For ease of business customers, we have to increasingly digitize customer journeys. Thereby there is vast data that is generated from customer channels and service touchpoints. This data is either information willingly provided by customers or vast data generated as logs from systems and their processing.
Progressively, in the world of IoT, we are seeing decisions made by machines. These decisions either churn-up insights on what’s better for customers or reducing their anxiety in their service-relationship. For the machine-models to generate actionable insights, diverse data of good quality, is required in real-time to be available.
In1960’s data was supposedly managed in silos, often physically while there were also limited skillsets to churn insights. However, people who were investing in curating good quality information reaped better revenues.
Then there is an onset of business Intelligence solutions which can be termed as a vintage capability today. Yet, is an effective way of consuming data for reports and analytical models. For years, organizations have focused on moving data into a single reference store like a warehouse with a capability like Extract-Transform-Load (ETL). This is the Gen-1 data quality model popularly embraced by firms.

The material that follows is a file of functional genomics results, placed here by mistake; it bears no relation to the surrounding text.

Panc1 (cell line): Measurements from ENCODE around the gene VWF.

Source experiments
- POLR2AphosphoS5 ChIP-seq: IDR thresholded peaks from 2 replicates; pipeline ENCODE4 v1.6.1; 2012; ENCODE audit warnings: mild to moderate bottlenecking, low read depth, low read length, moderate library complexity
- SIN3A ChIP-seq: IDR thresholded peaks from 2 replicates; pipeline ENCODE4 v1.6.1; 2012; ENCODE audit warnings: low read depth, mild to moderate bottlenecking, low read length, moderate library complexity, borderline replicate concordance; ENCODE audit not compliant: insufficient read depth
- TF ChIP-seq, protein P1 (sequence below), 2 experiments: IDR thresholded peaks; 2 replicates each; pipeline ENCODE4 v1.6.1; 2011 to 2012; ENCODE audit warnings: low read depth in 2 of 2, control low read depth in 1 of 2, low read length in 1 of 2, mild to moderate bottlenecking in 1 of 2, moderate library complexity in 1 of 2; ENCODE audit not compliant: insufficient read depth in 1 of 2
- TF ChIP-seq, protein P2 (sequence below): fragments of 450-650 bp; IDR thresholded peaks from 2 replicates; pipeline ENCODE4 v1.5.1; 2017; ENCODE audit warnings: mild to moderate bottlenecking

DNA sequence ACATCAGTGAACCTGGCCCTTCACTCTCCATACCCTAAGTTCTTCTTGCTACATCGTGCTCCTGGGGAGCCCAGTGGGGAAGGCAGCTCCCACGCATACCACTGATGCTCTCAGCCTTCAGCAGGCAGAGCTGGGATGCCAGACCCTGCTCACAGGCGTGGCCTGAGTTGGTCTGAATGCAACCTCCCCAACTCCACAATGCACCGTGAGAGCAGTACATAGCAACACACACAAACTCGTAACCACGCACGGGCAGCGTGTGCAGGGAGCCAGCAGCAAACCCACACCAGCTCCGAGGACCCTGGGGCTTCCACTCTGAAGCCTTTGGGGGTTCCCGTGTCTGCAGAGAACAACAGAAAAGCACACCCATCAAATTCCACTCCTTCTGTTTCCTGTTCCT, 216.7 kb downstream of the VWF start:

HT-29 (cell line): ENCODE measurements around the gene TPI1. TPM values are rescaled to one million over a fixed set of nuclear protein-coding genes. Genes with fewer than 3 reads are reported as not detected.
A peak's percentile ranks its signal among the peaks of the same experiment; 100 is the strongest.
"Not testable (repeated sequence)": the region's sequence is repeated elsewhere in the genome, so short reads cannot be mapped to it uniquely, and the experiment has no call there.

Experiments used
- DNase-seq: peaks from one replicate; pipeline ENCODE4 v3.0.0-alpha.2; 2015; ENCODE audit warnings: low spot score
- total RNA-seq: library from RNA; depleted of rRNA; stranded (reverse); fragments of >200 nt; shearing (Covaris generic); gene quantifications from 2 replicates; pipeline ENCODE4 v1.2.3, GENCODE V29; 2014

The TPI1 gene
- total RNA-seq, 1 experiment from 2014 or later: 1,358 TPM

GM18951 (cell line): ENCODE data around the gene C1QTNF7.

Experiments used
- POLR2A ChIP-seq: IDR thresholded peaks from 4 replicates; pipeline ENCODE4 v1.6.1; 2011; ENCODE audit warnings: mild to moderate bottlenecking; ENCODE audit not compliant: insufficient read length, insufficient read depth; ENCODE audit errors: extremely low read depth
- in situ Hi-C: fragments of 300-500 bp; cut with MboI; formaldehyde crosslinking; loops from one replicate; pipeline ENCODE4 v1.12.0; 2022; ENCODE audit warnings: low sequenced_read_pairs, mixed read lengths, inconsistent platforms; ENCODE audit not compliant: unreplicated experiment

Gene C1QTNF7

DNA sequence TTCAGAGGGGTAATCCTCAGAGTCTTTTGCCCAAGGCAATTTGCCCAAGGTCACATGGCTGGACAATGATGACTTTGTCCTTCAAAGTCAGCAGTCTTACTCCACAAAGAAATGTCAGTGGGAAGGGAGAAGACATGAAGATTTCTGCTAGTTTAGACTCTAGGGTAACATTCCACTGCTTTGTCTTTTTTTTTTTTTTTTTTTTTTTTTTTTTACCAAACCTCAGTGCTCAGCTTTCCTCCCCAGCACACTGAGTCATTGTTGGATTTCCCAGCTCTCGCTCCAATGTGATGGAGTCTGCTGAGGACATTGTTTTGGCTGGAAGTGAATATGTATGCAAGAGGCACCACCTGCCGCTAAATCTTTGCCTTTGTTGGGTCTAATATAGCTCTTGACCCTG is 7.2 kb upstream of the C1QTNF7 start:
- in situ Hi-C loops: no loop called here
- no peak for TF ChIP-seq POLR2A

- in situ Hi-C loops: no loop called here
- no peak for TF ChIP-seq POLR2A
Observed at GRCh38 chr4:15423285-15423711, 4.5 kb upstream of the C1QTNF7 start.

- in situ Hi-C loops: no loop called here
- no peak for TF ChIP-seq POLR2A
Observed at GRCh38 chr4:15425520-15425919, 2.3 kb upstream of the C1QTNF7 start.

Before data is loaded into a warehouse, the quality of data is assessed for contextual dimensions of quality like validity. Such models can be termed as generation-1 data quality management models.
From a need to deal with datasets that are often too large and diverse in structure to handle — bigdata as a capability has evolved. Though a lake uses the concept of Extract Load & Transform, data is assessed for quality while extracting and loading data into landing storage.
We cannot stress less on the quality of data in motion that is constantly used to serve real-time artificial intelligence models including fraud detection and other consuming campaign and analytical processes. The first Data Quality challenge is most often the acquisition of the right data for Machine Learning Enterprise Use cases.
Wrong Data — Even though the business objective is clear, data scientists may not be able to find the right data to use as inputs to the ML service/algorithm to achieve the desired outcomes.